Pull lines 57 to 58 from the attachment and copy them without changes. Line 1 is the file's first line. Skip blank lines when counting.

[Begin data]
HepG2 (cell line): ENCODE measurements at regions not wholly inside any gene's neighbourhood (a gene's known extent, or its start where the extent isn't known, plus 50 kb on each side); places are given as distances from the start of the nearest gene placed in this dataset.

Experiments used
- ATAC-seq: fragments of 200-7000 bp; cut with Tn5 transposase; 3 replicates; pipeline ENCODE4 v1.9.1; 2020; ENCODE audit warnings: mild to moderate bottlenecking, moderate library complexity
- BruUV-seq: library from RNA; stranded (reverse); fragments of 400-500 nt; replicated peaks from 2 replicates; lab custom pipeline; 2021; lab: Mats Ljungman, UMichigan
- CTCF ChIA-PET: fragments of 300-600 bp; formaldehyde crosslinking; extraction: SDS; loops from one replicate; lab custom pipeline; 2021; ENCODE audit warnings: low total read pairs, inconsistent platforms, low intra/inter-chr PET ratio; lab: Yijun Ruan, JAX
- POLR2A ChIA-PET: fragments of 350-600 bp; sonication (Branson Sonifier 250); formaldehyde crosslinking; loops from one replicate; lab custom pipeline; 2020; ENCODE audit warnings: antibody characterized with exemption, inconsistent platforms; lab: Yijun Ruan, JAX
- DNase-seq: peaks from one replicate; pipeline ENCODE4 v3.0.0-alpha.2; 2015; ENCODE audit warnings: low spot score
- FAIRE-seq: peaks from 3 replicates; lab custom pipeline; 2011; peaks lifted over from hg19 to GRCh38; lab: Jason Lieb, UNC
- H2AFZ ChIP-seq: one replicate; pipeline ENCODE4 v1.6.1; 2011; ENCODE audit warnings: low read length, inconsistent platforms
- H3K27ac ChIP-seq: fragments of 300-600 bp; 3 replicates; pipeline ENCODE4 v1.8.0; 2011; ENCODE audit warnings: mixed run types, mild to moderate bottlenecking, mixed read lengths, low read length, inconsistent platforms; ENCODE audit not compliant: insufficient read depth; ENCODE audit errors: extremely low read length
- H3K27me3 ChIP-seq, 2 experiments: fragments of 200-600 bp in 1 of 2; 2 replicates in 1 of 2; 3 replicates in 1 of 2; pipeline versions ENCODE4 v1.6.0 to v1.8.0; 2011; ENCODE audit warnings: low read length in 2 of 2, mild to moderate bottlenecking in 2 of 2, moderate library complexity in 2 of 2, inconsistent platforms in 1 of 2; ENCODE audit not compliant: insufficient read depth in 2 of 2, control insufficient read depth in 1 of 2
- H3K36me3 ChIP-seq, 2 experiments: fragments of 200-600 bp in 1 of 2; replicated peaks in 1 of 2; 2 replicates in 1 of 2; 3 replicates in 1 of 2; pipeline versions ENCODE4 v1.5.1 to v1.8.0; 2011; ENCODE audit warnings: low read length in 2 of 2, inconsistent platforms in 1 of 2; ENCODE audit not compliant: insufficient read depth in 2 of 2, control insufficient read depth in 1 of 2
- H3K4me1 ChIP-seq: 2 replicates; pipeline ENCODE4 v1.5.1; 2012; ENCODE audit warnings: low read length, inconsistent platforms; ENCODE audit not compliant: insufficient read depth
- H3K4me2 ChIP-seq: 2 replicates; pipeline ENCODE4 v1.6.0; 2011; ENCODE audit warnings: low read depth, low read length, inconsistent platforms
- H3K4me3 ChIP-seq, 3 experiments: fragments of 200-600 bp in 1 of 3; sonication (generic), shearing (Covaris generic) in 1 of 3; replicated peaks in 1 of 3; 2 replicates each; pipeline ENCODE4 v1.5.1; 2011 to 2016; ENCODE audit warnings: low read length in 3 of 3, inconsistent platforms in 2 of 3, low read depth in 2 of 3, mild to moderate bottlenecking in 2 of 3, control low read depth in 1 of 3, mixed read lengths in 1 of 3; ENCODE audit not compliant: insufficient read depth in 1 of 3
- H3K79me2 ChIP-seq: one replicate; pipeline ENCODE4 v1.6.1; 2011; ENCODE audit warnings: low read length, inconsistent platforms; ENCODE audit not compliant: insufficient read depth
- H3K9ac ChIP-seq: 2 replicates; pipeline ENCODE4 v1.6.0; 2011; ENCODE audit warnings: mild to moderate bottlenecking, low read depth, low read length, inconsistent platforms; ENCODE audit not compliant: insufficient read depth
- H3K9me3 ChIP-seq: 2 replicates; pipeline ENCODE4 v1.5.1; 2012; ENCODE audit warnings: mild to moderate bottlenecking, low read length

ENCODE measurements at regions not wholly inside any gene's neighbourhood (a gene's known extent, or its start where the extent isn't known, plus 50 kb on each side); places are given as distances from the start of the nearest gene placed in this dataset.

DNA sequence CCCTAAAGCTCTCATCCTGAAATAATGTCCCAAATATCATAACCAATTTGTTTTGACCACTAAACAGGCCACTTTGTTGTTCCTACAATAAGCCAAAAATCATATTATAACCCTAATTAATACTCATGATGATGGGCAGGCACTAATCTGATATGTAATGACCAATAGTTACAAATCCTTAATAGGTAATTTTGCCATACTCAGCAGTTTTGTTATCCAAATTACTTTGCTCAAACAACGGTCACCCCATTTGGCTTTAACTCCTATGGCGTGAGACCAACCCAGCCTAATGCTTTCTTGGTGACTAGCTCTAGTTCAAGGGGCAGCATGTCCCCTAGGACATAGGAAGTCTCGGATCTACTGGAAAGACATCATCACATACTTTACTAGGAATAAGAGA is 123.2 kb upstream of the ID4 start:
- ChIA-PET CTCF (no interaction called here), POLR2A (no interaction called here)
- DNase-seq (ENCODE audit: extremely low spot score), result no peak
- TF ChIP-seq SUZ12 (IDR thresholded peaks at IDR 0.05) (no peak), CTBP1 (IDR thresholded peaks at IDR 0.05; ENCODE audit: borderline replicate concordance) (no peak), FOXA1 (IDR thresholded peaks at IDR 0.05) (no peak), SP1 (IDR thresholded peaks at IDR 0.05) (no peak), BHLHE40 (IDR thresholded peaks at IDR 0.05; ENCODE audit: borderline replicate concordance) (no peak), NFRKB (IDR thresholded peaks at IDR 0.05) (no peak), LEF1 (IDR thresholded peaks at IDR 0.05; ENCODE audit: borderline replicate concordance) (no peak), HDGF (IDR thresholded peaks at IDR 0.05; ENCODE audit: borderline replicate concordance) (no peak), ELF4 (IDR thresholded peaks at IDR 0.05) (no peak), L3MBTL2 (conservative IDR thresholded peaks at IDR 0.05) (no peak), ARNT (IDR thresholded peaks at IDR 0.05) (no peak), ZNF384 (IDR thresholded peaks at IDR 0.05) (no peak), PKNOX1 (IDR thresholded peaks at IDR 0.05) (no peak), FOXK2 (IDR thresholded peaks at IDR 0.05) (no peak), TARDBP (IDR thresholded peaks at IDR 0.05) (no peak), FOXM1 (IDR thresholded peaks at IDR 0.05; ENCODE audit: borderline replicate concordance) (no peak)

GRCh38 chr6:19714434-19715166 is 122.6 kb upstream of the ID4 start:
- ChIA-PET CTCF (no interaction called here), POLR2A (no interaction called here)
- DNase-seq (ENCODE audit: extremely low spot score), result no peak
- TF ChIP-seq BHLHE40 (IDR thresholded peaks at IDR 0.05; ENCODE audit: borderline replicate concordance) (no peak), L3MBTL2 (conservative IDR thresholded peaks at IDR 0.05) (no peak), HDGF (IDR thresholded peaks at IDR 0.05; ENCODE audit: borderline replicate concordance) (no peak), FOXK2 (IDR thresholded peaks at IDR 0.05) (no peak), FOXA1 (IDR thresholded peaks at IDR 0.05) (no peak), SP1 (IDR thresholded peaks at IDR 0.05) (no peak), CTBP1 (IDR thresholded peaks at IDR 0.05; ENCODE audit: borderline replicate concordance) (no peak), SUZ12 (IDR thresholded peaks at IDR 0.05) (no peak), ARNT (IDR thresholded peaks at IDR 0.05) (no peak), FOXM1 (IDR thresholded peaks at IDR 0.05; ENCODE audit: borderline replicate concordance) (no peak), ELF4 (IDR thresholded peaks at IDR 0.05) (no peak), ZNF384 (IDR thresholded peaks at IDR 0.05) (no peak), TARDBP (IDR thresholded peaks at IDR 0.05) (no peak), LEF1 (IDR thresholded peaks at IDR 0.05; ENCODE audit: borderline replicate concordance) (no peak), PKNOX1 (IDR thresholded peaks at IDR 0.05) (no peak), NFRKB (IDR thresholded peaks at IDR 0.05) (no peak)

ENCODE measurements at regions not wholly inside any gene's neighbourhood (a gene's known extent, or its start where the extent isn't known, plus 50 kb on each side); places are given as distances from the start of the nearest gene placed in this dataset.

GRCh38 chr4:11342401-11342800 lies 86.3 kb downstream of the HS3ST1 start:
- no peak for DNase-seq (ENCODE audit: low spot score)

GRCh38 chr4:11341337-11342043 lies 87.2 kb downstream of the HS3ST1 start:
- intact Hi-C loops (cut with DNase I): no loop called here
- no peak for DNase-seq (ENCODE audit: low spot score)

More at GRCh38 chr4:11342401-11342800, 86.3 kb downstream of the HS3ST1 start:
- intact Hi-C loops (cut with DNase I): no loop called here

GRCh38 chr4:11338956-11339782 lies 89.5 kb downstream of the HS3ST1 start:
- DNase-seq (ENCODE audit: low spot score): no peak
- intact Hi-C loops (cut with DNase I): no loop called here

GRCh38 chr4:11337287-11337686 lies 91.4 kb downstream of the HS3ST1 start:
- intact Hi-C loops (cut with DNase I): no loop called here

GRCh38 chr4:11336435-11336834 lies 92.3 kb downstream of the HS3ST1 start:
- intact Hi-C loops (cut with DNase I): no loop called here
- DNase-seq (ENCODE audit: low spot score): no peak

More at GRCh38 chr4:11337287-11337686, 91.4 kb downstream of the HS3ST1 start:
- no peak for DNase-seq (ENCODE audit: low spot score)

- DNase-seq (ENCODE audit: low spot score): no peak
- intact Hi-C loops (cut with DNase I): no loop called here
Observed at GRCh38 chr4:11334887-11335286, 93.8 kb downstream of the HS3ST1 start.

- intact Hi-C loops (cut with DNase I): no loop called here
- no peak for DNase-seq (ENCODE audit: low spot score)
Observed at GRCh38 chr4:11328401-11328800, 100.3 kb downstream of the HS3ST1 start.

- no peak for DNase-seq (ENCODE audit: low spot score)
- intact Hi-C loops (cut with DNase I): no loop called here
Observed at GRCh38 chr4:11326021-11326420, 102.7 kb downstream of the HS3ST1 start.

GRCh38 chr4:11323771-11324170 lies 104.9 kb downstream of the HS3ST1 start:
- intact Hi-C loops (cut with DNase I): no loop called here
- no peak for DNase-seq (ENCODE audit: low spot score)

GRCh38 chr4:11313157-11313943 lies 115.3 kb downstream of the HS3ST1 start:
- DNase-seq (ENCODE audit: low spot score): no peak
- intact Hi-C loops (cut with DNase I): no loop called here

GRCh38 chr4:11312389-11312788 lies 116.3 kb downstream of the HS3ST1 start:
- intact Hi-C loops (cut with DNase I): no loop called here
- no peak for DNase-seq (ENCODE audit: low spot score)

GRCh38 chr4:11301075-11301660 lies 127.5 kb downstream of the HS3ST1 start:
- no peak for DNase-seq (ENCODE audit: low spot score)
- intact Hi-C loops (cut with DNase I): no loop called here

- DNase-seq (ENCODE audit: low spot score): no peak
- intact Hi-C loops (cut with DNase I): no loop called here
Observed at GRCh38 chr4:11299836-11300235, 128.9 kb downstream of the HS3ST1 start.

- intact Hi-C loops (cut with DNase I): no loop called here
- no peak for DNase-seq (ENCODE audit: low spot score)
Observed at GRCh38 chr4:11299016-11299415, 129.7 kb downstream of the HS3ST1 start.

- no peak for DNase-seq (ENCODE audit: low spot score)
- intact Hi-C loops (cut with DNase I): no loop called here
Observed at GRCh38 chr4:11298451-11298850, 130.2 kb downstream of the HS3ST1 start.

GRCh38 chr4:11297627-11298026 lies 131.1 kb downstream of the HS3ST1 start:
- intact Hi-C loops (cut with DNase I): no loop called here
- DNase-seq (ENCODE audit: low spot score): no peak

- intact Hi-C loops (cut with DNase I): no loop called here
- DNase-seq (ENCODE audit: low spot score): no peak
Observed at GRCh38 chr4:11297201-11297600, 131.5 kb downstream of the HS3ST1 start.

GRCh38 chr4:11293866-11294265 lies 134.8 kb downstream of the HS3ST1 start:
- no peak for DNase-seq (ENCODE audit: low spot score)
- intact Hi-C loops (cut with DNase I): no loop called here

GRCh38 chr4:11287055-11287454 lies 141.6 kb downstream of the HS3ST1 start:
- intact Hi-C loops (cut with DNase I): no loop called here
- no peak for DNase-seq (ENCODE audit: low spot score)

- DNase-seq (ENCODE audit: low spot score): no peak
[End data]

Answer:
- no peak for DNase-seq (ENCODE audit: low spot score)

GRCh38 chr4:11313157-11313943 lies 115.3 kb downstream of the HS3ST1 start: